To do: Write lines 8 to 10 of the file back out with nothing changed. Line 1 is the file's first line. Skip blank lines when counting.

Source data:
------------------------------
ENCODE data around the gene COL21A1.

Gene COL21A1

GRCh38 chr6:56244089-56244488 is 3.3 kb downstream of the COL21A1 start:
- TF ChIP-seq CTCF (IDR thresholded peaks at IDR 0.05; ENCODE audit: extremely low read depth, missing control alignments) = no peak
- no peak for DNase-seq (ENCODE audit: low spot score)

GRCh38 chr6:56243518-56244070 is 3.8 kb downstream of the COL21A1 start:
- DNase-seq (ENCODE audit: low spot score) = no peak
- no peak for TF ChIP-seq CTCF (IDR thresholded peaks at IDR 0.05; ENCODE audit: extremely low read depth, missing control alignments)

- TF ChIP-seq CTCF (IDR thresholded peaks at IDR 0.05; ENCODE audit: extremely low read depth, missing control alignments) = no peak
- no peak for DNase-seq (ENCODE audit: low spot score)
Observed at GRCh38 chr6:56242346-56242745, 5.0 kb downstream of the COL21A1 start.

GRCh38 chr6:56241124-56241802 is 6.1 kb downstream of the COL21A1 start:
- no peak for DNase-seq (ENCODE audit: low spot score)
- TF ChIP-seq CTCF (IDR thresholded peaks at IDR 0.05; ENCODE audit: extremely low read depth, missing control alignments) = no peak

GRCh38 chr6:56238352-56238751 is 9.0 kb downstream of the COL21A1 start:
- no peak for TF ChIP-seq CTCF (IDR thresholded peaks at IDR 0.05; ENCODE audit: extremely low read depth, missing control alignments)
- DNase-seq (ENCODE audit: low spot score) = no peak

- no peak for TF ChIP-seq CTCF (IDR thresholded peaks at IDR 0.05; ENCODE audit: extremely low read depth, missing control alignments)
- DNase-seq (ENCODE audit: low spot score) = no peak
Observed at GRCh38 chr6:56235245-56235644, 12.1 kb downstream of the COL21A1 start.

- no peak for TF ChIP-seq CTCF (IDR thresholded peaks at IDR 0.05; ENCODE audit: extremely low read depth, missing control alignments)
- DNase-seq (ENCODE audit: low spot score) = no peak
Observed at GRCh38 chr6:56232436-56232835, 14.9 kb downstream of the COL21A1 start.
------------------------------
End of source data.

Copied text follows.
- no peak for TF ChIP-seq CTCF (IDR thresholded peaks at IDR 0.05; ENCODE audit: extremely low read depth, missing control alignments)

- TF ChIP-seq CTCF (IDR thresholded peaks at IDR 0.05; ENCODE audit: extremely low read depth, missing control alignments) = no peak
- no peak for DNase-seq (ENCODE audit: low spot score)